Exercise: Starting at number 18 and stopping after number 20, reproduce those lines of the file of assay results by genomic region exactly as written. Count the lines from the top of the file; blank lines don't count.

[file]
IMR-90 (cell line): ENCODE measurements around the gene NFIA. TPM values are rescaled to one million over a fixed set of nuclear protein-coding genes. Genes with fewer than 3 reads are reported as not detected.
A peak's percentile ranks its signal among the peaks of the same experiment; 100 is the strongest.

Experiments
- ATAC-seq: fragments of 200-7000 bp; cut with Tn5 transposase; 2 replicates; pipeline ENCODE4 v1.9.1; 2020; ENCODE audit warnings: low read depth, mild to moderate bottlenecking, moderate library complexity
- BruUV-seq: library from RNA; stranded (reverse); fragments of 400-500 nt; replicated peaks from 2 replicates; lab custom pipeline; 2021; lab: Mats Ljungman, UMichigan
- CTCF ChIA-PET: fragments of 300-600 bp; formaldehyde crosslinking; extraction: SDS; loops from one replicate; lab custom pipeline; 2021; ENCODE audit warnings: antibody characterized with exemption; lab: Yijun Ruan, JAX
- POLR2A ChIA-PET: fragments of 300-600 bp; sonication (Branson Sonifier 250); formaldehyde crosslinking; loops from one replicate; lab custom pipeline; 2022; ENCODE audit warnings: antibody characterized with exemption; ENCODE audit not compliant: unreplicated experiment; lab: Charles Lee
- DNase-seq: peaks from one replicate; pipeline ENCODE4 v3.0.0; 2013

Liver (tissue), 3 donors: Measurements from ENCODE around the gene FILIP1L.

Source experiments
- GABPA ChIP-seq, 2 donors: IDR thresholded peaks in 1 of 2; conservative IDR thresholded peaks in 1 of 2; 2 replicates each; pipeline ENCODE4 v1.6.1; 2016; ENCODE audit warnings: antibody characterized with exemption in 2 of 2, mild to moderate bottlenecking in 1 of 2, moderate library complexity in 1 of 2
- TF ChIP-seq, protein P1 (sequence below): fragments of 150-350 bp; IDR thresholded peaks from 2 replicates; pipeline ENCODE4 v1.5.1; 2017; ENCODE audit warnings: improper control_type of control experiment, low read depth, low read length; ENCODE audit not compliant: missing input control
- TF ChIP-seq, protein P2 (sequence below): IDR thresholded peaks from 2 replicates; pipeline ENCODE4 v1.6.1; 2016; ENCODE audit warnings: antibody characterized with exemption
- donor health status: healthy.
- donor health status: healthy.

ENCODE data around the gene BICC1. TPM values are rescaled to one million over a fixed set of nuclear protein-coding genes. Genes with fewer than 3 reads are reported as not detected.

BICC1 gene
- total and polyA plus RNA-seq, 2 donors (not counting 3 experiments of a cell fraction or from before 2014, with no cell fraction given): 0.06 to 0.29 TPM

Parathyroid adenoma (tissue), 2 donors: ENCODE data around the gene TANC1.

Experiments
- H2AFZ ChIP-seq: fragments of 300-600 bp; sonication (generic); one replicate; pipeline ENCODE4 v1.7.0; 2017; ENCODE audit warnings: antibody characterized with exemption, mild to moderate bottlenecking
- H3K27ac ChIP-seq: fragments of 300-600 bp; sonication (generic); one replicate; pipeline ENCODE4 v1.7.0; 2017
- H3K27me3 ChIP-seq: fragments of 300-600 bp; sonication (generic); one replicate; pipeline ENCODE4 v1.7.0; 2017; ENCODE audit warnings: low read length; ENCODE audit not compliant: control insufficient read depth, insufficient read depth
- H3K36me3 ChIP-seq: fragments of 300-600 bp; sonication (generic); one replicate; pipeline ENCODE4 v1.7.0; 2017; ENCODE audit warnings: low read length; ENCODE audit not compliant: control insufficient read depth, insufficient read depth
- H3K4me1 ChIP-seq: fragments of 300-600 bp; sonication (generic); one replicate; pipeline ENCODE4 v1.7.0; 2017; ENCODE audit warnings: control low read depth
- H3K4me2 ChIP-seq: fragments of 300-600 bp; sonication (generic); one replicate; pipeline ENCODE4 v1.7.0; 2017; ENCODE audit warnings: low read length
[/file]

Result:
- total and polyA plus RNA-seq, 2 donors (not counting 3 experiments of a cell fraction or from before 2014, with no cell fraction given): 0.06 to 0.29 TPM

Parathyroid adenoma (tissue), 2 donors: ENCODE data around the gene TANC1.

Experiments